Machine Learning to Improve Access Control: Part 1

With the evolving dynamics of cloud storage and the ability to harness and proactively employ an ever-increasing pool of big data, AI in the form of machine learning and deep learning has become a disruptive technological force in the physical security industry. Advanced AI and low-cost network resources have significantly impacted video surveillance, which has been among the biggest beneficiaries of faster processing and impactful analytics. Building automation, fire systems, intrusion detection, and physical and network access control are all starting to incorporate AI functionality.

AI is increasingly taking a role in making exterior and interior entrances more secure.This technology is moving towards improving system functionalities, including: distinguishing people from objects at a facility perimeter and interior entrances; deterring piggybacking; identifying and analyzing potentially lethal objects and dangerous people; and helping to define secure areas in and around buildings creating a more defensive risk posture for a location.


As technology continues to converge and the edges of different traditionally separate technologies start to merge, we face the challenge of how AI may practically support entry solutions such as security revolving doors, turnstiles, and swing doors. A disconnect between the objectives of the building owner and building code regulations can further complicate the security blueprint. But with 5G communications on the horizon, at least for those in major metro areas, multiple systems will be able to communicate seamlessly and instantly. With billions of connected IP devices generating data, Machine Learning systems will have an enormous amount of data to run through algorithms and improve performance in the budding field of intelligent access control.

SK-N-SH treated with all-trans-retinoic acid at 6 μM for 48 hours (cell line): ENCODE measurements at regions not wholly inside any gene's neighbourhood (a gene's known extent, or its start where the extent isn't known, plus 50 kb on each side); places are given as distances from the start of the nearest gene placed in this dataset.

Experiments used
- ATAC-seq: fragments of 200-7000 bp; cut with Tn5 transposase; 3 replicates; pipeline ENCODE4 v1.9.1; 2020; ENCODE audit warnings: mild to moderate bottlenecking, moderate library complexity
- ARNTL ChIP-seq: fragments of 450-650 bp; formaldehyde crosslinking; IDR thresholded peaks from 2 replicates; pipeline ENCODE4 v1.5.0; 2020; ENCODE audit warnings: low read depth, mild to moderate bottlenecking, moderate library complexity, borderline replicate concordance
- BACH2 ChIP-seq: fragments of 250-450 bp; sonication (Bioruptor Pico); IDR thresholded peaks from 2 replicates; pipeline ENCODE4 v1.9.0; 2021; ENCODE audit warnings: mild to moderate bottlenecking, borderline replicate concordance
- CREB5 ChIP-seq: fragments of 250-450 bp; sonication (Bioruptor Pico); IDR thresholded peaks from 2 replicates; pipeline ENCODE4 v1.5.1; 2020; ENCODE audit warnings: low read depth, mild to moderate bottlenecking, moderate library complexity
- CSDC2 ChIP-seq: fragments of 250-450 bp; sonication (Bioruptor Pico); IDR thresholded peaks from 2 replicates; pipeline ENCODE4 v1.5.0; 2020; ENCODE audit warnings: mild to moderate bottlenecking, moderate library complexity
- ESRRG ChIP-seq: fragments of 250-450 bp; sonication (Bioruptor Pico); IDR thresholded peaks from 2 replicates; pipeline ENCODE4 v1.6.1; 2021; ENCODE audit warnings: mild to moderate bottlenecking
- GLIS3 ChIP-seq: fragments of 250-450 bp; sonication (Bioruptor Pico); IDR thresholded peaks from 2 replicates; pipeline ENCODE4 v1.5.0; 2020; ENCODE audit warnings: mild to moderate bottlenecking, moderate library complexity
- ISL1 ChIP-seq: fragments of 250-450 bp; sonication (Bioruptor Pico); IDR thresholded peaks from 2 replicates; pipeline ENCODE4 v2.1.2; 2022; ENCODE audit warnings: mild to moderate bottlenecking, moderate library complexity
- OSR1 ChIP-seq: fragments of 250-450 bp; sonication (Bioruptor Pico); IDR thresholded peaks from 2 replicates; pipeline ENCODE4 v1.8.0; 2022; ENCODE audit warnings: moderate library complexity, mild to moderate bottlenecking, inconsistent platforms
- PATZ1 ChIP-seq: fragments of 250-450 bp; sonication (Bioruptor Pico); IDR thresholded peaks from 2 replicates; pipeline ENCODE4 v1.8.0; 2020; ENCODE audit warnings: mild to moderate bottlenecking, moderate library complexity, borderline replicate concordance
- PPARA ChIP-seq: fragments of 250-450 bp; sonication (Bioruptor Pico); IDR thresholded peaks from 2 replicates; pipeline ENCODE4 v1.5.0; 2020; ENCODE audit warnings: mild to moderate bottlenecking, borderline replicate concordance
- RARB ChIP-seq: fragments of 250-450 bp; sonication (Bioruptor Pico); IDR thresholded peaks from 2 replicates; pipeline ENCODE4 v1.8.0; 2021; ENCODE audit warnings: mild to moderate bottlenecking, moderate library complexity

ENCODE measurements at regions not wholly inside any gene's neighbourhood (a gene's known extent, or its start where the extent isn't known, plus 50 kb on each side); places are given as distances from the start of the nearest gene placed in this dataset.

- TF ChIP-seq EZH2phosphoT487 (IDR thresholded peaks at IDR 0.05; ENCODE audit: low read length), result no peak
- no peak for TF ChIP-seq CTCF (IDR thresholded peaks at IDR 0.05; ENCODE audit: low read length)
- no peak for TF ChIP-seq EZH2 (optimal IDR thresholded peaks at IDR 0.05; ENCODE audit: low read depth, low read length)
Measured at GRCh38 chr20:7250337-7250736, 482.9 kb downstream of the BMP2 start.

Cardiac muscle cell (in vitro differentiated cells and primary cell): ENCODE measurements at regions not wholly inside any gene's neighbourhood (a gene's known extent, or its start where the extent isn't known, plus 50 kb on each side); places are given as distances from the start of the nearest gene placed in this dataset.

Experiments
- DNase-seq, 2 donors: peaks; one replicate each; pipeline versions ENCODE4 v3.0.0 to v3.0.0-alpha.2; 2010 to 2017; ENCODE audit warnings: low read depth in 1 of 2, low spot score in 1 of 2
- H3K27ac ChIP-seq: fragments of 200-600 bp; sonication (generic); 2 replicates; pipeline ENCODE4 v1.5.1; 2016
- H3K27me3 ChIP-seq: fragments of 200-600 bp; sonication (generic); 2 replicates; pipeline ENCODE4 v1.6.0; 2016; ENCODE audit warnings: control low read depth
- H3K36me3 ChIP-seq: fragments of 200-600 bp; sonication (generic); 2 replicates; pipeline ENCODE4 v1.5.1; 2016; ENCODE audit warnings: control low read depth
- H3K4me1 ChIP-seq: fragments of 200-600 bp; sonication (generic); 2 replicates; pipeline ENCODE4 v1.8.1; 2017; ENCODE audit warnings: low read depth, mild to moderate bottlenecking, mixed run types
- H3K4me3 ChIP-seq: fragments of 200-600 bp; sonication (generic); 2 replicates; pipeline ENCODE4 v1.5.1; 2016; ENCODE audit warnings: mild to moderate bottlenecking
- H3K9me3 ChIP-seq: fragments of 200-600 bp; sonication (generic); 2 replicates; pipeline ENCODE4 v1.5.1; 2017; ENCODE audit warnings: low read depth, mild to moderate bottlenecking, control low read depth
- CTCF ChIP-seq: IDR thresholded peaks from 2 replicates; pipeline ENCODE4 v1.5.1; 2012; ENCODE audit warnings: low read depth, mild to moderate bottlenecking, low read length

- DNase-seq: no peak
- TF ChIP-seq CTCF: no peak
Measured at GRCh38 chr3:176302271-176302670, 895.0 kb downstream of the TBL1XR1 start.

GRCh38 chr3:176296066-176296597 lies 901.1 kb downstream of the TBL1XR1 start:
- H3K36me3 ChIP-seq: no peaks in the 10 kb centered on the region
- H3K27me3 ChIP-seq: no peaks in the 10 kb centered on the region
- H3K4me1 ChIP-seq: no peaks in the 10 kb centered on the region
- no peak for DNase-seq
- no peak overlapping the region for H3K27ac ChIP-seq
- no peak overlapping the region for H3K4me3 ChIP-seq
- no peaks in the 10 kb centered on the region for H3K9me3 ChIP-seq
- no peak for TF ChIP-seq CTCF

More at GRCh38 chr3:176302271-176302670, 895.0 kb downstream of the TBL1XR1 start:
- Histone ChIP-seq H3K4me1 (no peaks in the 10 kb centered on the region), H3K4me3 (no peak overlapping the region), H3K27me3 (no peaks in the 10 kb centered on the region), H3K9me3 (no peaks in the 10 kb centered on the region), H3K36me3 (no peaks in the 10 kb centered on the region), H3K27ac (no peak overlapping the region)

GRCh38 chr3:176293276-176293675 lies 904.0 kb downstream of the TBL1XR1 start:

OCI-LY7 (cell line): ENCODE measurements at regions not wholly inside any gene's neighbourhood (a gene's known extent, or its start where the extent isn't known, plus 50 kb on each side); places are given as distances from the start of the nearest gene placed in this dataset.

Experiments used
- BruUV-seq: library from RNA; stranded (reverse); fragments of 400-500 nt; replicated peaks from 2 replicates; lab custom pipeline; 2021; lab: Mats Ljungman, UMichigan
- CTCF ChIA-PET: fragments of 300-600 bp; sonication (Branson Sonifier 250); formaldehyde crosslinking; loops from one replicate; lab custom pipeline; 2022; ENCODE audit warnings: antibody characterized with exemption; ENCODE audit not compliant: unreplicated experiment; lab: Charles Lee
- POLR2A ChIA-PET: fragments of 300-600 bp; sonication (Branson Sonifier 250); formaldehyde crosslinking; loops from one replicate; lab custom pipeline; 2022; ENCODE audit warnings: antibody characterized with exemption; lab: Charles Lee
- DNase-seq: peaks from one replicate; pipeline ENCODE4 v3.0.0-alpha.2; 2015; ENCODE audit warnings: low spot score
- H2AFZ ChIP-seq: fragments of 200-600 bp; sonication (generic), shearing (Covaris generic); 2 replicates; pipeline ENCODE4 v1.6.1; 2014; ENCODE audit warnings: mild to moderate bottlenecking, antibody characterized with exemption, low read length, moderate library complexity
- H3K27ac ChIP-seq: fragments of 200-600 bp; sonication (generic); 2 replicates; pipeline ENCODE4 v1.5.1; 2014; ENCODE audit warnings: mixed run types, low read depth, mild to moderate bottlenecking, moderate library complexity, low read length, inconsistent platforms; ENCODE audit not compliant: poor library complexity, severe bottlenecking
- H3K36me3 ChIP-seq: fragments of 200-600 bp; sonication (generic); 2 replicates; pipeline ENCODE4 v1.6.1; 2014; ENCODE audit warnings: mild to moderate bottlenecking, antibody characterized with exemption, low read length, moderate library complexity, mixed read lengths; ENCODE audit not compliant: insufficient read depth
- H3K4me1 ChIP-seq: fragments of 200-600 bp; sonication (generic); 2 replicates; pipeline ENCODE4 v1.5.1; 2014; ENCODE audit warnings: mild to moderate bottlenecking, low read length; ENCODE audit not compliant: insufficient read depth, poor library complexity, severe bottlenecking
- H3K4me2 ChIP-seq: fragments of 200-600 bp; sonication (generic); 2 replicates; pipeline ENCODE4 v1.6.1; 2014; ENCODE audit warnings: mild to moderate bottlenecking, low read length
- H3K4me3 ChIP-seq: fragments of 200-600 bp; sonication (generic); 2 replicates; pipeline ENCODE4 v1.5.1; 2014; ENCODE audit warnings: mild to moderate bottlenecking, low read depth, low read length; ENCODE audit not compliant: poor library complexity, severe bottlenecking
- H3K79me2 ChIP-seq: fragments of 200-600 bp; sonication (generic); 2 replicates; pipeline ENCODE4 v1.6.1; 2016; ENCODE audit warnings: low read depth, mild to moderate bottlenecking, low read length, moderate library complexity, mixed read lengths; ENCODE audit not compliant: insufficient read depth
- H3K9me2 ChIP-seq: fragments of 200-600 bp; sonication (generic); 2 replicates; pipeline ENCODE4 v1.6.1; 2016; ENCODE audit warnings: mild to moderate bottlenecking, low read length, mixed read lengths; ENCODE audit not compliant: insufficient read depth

Because legacy security entrances do not have AI built into their technology, integrating intelligence into secured entrances requires a collaborative effort with a third party solutions provider. Video analytics are increasingly deployed to address use cases such as people detection, piggybacking, dangerous object detection and facial recognition among other issues relevant to secured entrances. The increased integration of AI providers with traditional security entrance partners has resulted in improvements, such as price, speed, ease of use and usability. It also includes the use of machine learning to improve algorithms over traditional modeling and correlation approaches, and integration with other systems and sensors.

The Plan Moving Forward
Security entrances and mantrap portals often combine a number of systems, sensors and requirements. Portals by their nature are an integrated solution combining access control, video surveillance, mechanical hardware, sensors and design. These systems are a micro-scale example of what we can expect to see rolling out in the next decade. As devices move to wireless and 5G increases the throughput and number of IP devices, trillions of data points will be created for algorithms to process.

The limiting factor at that point will be only processing power and the limitations of human ingenuity in programming. Nonetheless, the access control, video surveillance, alarm, and community management/smart home technologies will begin to bleed into one-another and be able to intelligently share relevant information to improve performance, all with almost zero latency. The implications, should this play out ideally, include hybrid systems capable of operating nearly without human intervention, a reduction in the need for monitoring center services, and better response and accuracy for access control and security systems alike.